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Killzone 3 PS3 Review

30/03/2011 Thinking Dressup Gamer Review
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Killzone 3 PS3

Killzone 3




Further reading:
Halo: Reach

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Killzone 3 for PS3 adds variety but loses the series' visceral experience. I was teed up for a gritty, ear-splitting story in a desolate landscape, but I got a whistle stop tour that emphasised variety over the raw feeling of combat.

A second chance encounter with the previous Killzone led me to a renewed and deep respect for its alternative take on the space marine adventure. I loved how the battles seemed chaotic, dangerous places to be, rather than the shooting galleries we've become used to.

As well as capturing that feeling of "being there" I was hoping that Killzone 3 would add layers of characterisation to flesh out my back story.

With the technical aspects nailed last outing, Killzone 3 was free to concentrate on telling that wider story and punctuating it with more memorable set pieces -- expanding the role I'm playing and my motivation. Within the first couple of hours though, I felt the need to reassess that expectation, facing as I was a rather mundane and frankly dull series of missions.

Despite supporting 3D, both characters and plot felt distinctly lacking a vital dimension. The narrative overreaches itself in scope due to the flimsiness of its protagonists, replacing exposition with barked orders that are invariably ignored.

Instead, development has been focused on increasing the variety of combat -- a mistake as these were never weaknesses of the previous game. The colourful garden level full of alien vegetation, sparking memories of the Shivering Isles from Oblivion, was a particular low point. Throughout this rainbow hued level, shooting is replaced by stealth that soon became frustrating and badly handled.

I was hoping that Killzone 3 would add layers of characterisation to flesh out my back story.

Killzone is not about skulking in the long grass. In fact the obliviousness of the Helghast meant I could almost ignore the slow and steady approach. Popping off enemies whilst their comrades ignore them dropping to ground exposes mechanics that were just about acceptable in the last console generation, but are embarrassing amongst its more recent peers.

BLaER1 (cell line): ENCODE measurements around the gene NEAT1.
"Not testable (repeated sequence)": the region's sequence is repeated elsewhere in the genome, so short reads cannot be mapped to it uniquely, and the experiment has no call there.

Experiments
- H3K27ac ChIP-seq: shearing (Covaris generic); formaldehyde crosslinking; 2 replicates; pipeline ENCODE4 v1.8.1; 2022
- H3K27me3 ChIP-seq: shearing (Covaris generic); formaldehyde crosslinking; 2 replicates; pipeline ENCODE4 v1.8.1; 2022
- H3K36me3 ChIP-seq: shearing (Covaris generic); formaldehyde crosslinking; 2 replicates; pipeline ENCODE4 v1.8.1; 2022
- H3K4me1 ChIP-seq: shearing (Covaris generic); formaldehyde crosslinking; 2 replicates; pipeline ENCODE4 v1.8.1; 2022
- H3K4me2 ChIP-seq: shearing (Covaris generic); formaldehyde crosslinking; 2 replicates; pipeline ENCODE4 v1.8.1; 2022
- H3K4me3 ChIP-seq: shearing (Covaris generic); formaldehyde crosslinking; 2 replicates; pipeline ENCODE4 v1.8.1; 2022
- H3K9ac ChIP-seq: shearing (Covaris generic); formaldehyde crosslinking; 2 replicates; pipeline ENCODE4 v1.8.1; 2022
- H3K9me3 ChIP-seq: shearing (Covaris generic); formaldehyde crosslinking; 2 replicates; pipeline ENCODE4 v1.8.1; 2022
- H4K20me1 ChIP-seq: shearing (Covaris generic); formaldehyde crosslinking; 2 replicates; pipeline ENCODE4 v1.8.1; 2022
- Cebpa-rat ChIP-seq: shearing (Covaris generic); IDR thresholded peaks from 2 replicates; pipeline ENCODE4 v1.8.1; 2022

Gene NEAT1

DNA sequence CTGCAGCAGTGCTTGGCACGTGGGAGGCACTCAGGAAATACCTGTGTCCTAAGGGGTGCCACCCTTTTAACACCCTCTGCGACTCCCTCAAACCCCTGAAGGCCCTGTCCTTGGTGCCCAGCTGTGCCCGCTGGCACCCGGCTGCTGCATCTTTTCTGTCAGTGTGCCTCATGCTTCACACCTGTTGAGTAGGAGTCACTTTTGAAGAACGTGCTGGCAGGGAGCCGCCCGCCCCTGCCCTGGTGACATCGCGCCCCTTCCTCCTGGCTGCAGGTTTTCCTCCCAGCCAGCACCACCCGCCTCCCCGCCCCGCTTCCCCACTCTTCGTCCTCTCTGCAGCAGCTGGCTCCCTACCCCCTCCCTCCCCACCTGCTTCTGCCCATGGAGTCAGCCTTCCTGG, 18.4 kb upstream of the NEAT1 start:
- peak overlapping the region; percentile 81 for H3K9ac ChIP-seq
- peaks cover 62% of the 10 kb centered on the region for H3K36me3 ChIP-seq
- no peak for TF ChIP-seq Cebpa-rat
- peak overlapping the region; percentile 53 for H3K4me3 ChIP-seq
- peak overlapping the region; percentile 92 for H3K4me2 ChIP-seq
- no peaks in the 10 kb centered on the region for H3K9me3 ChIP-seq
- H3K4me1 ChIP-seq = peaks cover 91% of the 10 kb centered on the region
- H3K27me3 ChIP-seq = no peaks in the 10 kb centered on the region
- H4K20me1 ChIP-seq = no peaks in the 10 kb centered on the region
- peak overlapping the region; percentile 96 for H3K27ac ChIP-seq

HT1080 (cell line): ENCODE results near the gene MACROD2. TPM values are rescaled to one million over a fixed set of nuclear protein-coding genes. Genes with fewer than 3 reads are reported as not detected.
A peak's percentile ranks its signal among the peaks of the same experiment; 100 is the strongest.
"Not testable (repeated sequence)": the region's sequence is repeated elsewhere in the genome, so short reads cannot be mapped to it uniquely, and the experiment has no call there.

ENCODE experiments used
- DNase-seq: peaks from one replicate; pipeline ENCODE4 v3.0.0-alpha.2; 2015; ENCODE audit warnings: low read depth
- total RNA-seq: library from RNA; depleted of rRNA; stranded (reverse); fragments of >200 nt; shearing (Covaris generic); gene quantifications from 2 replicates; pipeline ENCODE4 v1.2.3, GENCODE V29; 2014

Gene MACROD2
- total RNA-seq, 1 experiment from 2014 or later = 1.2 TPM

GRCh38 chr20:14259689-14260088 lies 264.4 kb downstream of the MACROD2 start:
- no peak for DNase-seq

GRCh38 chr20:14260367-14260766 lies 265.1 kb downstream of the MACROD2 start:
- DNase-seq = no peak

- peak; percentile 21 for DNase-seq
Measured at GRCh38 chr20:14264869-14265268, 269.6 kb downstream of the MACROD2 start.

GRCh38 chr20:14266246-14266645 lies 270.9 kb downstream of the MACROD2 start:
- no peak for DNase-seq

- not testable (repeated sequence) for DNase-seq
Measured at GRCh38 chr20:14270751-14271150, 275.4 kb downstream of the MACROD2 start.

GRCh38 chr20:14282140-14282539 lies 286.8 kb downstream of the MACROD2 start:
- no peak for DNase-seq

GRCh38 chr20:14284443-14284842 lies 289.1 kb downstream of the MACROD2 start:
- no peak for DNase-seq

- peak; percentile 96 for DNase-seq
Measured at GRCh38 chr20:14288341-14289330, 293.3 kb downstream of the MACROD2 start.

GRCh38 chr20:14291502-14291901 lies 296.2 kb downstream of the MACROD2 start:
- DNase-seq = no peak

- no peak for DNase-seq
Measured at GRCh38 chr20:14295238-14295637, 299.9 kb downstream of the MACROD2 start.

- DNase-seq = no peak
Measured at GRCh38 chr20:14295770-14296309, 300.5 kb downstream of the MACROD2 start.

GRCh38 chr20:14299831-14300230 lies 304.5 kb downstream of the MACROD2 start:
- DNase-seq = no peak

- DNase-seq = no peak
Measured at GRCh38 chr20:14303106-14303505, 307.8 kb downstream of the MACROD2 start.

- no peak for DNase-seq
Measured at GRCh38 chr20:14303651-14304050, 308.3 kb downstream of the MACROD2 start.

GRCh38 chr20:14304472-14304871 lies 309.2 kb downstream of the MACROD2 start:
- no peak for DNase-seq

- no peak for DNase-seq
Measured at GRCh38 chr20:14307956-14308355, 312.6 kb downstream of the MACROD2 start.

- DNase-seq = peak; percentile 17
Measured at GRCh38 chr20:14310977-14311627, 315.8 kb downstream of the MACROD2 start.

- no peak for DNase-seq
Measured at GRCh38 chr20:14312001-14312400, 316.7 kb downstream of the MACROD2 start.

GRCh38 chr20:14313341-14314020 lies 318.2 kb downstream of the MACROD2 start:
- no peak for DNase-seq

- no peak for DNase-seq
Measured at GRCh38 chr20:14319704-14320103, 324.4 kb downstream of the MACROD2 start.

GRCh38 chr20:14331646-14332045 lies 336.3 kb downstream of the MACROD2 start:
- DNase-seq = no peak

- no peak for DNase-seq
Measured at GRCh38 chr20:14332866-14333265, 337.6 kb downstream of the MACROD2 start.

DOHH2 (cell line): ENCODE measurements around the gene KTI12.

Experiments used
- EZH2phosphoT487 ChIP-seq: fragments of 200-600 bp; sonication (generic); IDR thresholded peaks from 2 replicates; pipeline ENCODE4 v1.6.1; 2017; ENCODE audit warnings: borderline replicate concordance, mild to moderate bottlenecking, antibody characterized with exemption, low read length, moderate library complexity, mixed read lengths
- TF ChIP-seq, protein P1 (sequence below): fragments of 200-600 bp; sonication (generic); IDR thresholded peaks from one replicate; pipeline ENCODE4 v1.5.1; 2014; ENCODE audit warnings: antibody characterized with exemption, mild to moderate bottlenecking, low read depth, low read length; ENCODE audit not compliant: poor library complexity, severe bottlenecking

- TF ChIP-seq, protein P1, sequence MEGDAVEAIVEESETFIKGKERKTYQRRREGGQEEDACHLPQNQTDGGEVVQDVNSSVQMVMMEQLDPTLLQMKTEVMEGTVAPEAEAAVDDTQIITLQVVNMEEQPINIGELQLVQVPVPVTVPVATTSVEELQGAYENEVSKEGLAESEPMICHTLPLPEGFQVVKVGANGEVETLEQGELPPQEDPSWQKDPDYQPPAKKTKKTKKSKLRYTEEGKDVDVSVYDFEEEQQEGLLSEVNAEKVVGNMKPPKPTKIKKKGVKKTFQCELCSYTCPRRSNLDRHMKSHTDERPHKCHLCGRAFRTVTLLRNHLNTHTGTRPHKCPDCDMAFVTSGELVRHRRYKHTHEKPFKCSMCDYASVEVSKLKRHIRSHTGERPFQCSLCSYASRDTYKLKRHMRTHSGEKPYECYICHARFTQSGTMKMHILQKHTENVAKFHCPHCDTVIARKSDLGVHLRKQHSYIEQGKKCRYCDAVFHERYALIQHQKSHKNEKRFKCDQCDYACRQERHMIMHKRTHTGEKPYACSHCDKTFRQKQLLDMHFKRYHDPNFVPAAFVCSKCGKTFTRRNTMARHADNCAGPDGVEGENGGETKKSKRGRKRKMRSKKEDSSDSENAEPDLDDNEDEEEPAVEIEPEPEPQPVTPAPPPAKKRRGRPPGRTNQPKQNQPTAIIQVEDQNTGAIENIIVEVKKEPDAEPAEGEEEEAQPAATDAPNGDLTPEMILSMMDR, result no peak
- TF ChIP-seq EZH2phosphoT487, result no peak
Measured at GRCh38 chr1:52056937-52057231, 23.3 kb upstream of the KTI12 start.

Throughout Killzone 3 there seems to be a lack of confidence by Guerrilla - demonstrated by the switch to the controls that now feel very Call of Duty. The fact that I couldn't wield a machine gun with superhuman ease previously was a real plus point for me and contributed to the unique solid feel of unleashing destruction.

To be fair, once I was through tiptoeing amongst the tulips, the pacing of Killzone 3 picked up and from this point some of the shortcomings became less of an issue.

Even outside of the stealth segments the AI is found wanting - for instance enemies blindly follow the same paths each time through the level. This became obvious each time I floundered on one of the many unwelcome difficulty spikes. Killzone 3 shows none of the smart enemy behaviour of my benchmark Halo: Reach. It becomes a string of red eyed troopers to shoot rather than an experience that felt alive or able to surprise me.

The sheer scale of one of the engagements is still etched in my mind as I write this.

This failure leads to situations where multitudes of dumb foes are assaulting me from all angles and no amount of outsmarting them on the fly can even the odds. Progress is achieved by finding a bit of scenery that prevents the hordes from sighting you and picking them off one by one. It's fun but constantly reminds me I'm playing a video game, rather than being able to inhabit the role I was given.

Rather than using Bungie's work for inspiration, Killzone 3 seems to be cut from the same die as the last few Call of Duty's, where variety is deemed more important than just delivering the core tenets of making shooting rewarding. To that end I was offered jet packs, mech suits, turrets and other opportunities to try new things, but because there are so many diversions, their impact is never truly capitalised upon.

Demos of Killzone 3 have emphasised the fighting with rocket packs, but this is confined to just part of one level, which is a real shame. Few games have nailed aerial combat and whilst rocket power only provide short hops rather than true flight it does give engagements the variety that Killzone 2 lacked (but perhaps never needed). The requirement for open levels to take advantage of this mechanic perhaps proved too much for the designers, and the chance to don the jet pack is over far too soon.

Despite the failings, there are memorable moments here and there - the sheer scale of one of the encounters is still etched in my mind as I write this. Just minutes of greatness amongst the hours of playtime tip the balance against Killzone 3, leaving me without the opportunity to feel as I did in the last adventure. It's by no means a poor game; it's just not a great dress up game.

Written by Jon Seddon

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Jon Seddon writes the Dressup Gamer column.

"Dress-up is the door to a world of make believe and theatre. I review games that let me escape my world and take on a myriad of roles. I love games that emphasise my character and the choices I can make - whether I am merely outfitting them for the fight or choosing which of my crew to save."

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